I’ve had the HP Mini 1000 netbook for a month now and have been happy with it as a lightweight portable machine.
The out-of-the-box specs of the machine I have are:
- 1.6 ghz Intel Atom processor
- 1 gigabyte of memory
- 60 gigabyte hard drive
- 10.2 inch display
- Windows XP Home
The machine ran great using XP Home – however I’m used to running Windows Vista (I know – a collective gasp from folks out there cursing Vista… I honestly like it and feel that if you have the right hardware, Vista is definitely a worthy upgrade to XP) and wanted a few of the features in Vista that are missing from XP Home. Especially remote desktop. While the 10.2 inch display is comfortable enough to use when I’m mobile, at home I like being able to remote desktop into the laptop so that I can utilize a larger monitor and ergonomic keyboard.
I decided to test out the Windows 7 Beta and see how it runs on the HP Mini 1000. I did a clean install of Win7 (formatted the HP and installed Win 7 off a USB thumbdrive). The installation finished in about 20 minutes, no issues. Very positive start!
The only functionality I have lost, which I assume is a missing driver, is the HP Mini 1000’s special vertical scrollbar feature that is part of its trackpad. Actually I feel this is a blessing as I wasn’t used to the feature, and when I was swiping my finger across the trackpad mouse, I would end up making the screen look like it was having epileptic fits.
Here are the Windows Experience Index scores for Windows 7 Beta on the HP Mini 1000:
Memory (RAM): 4.4
Gaming graphics: 3.0
Primary hard disk: 2.9
While I won’t be playing any first-person shooters on this machine, it is running fine for e-mail, web browsing, and general productivity activities. The applications I’m regularly running (simultaneously) on the machine are:
Office 2007 (primarily Outlook), Office Communicator, Internet Explorer 8, Windows Live Messenger, Live Writer, Live Mesh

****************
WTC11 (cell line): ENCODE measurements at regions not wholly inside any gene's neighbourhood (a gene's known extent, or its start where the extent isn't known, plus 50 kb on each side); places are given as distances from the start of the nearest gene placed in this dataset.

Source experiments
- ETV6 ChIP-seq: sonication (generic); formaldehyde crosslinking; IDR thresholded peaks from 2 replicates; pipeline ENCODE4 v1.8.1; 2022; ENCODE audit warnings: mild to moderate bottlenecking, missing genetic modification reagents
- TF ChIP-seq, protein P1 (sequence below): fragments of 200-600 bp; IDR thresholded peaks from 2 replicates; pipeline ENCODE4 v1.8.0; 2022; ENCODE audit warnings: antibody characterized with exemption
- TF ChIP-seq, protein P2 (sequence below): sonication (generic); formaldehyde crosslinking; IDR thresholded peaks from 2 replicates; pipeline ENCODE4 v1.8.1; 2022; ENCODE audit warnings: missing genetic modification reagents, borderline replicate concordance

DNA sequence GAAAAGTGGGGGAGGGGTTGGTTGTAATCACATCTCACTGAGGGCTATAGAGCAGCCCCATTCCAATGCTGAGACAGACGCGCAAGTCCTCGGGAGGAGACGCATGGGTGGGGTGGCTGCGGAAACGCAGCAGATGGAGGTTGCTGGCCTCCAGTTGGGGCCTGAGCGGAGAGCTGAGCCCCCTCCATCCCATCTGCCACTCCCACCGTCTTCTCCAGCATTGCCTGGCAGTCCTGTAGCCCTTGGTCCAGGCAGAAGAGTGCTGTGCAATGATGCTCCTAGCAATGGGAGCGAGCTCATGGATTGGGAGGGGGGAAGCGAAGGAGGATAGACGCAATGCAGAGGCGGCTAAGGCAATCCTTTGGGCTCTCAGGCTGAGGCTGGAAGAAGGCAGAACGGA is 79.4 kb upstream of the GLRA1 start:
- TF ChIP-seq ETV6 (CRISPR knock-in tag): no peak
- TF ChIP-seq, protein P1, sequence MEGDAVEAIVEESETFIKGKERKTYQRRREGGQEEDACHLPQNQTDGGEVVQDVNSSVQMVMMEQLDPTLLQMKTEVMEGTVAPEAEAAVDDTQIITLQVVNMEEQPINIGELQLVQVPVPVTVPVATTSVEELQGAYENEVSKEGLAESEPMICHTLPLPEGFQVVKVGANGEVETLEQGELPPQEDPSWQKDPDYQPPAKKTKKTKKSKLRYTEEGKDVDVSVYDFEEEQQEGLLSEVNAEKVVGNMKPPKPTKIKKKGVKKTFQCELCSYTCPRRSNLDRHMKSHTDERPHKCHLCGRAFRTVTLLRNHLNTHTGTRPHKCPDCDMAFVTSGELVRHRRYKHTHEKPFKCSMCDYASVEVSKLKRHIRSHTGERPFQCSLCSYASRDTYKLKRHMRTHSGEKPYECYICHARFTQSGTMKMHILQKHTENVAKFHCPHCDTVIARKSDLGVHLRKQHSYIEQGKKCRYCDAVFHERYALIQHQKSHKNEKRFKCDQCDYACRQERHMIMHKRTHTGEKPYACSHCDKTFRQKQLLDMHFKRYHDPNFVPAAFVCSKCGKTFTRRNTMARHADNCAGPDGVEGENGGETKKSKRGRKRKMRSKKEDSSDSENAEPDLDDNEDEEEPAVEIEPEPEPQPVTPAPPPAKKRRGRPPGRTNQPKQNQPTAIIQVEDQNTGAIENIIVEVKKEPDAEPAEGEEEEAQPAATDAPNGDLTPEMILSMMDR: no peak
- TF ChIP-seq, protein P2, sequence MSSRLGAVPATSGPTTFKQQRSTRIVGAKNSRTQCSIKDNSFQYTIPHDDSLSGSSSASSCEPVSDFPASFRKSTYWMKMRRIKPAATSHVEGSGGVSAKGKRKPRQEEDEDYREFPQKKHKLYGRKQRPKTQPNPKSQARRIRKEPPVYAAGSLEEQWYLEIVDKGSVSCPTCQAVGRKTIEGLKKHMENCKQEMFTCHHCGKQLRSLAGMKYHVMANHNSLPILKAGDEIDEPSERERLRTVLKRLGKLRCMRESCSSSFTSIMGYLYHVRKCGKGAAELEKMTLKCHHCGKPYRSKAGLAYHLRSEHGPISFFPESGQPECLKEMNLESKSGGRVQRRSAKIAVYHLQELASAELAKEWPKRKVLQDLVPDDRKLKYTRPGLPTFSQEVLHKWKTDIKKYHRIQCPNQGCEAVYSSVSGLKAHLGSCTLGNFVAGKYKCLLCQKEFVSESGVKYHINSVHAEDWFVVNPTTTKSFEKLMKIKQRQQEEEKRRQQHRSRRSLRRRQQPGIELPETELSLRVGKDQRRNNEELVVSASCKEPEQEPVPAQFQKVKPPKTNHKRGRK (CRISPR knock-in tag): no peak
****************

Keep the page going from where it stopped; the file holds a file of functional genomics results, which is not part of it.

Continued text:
On first load after a start-up, Outlook will be sluggish, but after a couple minutes (perhaps once things are loaded into memory or cached?) it performs reasonably. If you use additional memory (USB thumbdrive, SD card, etc.) for ReadyBoost that helps. I’ve got a 4 gb USB key being used for ReadyBoost, and when that is plugged in toggling between applications takes less than 1 second. Without the ReadyBoost, toggling between Outlook and IE may take 3 or 4 seconds.
As a test I took it to work with me and used it as my main machine. No issues. Walked all around Raffles Place with it in my bag and the lighter weight of it is great.
The best feature… compared to my work laptop (which is a Macbook Pro running Vista 64-bit via Boot Camp) is that the Sleep functions properly. I close the lid of the HP Mini 1000, it goes to sleep, and when I open it hours later, it spins up and everything resumes as normal. When I attempt to use Sleep on my Macbook Pro, 75% of the time it hangs after I close the lid and the only thing I can do is shut it off improperly. There is something great about being able to snap a laptop shut and just go without worrying that it’s somehow staying on, draining the battery, and overheating in your bag.
Oh – and I haven’t had a crash on the Mini 1000 and Windows 7 this whole time. Awesome!
(Written on the aforementioned HP Mini 1000 using Windows Live Writer and also running Outlook 2007 which I keep flipping to in order to see a work e-mail which I should respond to but instead decided to write this entry instead)